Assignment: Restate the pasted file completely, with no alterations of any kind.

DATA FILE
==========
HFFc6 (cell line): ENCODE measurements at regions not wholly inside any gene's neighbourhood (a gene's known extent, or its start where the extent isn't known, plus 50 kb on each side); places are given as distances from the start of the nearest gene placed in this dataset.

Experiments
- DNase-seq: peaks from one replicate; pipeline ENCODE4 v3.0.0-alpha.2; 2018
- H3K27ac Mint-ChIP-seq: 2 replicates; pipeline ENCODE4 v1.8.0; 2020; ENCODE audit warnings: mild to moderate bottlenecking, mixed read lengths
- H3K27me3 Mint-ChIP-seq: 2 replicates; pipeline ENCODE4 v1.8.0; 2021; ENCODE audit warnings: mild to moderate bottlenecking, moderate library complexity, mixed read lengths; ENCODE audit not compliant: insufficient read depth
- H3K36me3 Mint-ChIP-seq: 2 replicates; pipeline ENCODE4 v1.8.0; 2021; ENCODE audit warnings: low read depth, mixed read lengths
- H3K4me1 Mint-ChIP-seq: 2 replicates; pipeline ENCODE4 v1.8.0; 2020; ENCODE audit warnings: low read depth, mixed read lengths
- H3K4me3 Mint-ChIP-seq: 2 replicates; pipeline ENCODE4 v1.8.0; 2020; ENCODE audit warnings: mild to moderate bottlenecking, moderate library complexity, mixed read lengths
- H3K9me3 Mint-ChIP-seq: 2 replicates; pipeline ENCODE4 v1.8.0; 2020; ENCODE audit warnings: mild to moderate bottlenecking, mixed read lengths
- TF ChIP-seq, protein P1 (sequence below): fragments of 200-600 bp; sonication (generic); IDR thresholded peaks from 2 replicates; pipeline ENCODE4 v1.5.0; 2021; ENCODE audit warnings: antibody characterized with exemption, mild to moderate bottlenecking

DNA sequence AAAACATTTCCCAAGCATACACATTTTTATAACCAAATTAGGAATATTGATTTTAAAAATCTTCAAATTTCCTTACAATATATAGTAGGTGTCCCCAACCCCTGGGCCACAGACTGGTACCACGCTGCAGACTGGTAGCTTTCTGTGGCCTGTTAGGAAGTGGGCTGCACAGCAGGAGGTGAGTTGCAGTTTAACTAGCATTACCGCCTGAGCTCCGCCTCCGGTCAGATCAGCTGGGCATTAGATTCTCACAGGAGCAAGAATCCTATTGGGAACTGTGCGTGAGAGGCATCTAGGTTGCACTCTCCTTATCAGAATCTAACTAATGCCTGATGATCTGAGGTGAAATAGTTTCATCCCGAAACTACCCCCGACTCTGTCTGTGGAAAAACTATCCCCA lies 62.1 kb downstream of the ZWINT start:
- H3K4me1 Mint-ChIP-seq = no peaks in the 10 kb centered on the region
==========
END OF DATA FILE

HFFc6 (cell line): ENCODE measurements at regions not wholly inside any gene's neighbourhood (a gene's known extent, or its start where the extent isn't known, plus 50 kb on each side); places are given as distances from the start of the nearest gene placed in this dataset.

Experiments
- DNase-seq: peaks from one replicate; pipeline ENCODE4 v3.0.0-alpha.2; 2018
- H3K27ac Mint-ChIP-seq: 2 replicates; pipeline ENCODE4 v1.8.0; 2020; ENCODE audit warnings: mild to moderate bottlenecking, mixed read lengths
- H3K27me3 Mint-ChIP-seq: 2 replicates; pipeline ENCODE4 v1.8.0; 2021; ENCODE audit warnings: mild to moderate bottlenecking, moderate library complexity, mixed read lengths; ENCODE audit not compliant: insufficient read depth
- H3K36me3 Mint-ChIP-seq: 2 replicates; pipeline ENCODE4 v1.8.0; 2021; ENCODE audit warnings: low read depth, mixed read lengths
- H3K4me1 Mint-ChIP-seq: 2 replicates; pipeline ENCODE4 v1.8.0; 2020; ENCODE audit warnings: low read depth, mixed read lengths
- H3K4me3 Mint-ChIP-seq: 2 replicates; pipeline ENCODE4 v1.8.0; 2020; ENCODE audit warnings: mild to moderate bottlenecking, moderate library complexity, mixed read lengths
- H3K9me3 Mint-ChIP-seq: 2 replicates; pipeline ENCODE4 v1.8.0; 2020; ENCODE audit warnings: mild to moderate bottlenecking, mixed read lengths
- TF ChIP-seq, protein P1 (sequence below): fragments of 200-600 bp; sonication (generic); IDR thresholded peaks from 2 replicates; pipeline ENCODE4 v1.5.0; 2021; ENCODE audit warnings: antibody characterized with exemption, mild to moderate bottlenecking

DNA sequence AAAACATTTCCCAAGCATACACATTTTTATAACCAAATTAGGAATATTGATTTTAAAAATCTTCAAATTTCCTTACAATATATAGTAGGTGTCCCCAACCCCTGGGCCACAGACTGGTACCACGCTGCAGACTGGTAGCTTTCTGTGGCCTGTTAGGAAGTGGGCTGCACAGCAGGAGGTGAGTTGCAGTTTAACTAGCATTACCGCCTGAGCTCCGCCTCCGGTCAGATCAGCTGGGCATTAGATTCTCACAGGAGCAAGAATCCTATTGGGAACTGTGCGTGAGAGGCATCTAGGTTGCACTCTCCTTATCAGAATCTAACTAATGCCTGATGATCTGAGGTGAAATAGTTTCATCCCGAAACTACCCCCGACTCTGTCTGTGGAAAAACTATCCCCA lies 62.1 kb downstream of the ZWINT start:
- H3K4me1 Mint-ChIP-seq = no peaks in the 10 kb centered on the region